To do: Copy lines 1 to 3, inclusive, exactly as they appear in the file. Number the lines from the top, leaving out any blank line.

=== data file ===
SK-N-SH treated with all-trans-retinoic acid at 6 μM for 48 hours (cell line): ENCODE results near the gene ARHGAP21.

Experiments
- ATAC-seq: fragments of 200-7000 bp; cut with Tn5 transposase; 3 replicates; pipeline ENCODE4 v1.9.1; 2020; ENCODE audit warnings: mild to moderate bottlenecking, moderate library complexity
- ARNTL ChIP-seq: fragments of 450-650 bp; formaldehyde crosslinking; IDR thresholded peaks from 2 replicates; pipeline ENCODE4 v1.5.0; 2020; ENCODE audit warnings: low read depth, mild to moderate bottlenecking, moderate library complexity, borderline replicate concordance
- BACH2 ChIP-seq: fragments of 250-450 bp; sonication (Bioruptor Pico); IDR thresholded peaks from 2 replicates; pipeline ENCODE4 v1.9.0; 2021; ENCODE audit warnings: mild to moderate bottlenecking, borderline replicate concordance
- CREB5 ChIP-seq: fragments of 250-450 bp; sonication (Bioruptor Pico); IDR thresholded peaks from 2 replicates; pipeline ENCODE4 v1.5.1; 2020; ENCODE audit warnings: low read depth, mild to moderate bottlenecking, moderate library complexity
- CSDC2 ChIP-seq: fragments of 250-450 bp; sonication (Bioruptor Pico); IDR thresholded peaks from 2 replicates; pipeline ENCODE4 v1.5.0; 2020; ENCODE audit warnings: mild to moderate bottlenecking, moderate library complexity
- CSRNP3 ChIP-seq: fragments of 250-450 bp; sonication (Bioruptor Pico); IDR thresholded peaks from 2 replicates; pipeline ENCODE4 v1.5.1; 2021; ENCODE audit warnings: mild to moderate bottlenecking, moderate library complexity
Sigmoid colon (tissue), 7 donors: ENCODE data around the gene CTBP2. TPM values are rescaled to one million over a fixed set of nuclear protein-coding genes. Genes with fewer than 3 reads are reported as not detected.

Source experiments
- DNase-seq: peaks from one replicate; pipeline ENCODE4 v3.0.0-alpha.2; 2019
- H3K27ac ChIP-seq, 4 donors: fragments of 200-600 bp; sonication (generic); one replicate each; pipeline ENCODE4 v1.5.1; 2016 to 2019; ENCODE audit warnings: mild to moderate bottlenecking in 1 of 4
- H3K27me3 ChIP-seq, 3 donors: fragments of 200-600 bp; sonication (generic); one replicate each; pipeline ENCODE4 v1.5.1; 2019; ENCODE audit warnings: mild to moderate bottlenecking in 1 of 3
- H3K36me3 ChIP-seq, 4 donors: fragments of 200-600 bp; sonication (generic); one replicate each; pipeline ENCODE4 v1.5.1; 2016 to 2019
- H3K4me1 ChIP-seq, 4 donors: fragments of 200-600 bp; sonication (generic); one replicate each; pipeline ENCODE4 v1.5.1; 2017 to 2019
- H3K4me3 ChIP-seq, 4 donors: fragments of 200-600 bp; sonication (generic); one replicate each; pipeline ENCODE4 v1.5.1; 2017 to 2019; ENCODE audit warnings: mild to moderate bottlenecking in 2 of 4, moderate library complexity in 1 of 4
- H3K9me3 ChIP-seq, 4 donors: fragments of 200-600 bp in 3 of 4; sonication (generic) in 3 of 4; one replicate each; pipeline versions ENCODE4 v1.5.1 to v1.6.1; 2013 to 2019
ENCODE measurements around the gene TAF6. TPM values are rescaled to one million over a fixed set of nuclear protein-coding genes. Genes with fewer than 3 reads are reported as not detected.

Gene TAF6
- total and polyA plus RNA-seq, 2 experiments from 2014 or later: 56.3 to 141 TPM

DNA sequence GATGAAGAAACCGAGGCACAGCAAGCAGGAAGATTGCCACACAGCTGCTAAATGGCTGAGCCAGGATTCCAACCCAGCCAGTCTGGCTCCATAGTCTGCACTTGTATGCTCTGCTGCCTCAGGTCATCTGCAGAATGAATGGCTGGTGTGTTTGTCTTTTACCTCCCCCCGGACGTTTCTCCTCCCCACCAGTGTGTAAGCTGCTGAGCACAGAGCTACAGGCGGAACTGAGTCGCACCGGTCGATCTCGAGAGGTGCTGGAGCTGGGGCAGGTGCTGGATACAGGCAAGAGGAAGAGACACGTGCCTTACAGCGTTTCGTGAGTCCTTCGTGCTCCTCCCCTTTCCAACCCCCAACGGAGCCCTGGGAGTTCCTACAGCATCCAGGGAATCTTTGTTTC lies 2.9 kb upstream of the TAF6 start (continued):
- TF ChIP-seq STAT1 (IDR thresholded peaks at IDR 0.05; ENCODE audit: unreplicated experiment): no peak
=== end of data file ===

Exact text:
SK-N-SH treated with all-trans-retinoic acid at 6 μM for 48 hours (cell line): ENCODE results near the gene ARHGAP21.

Experiments
- ATAC-seq: fragments of 200-7000 bp; cut with Tn5 transposase; 3 replicates; pipeline ENCODE4 v1.9.1; 2020; ENCODE audit warnings: mild to moderate bottlenecking, moderate library complexity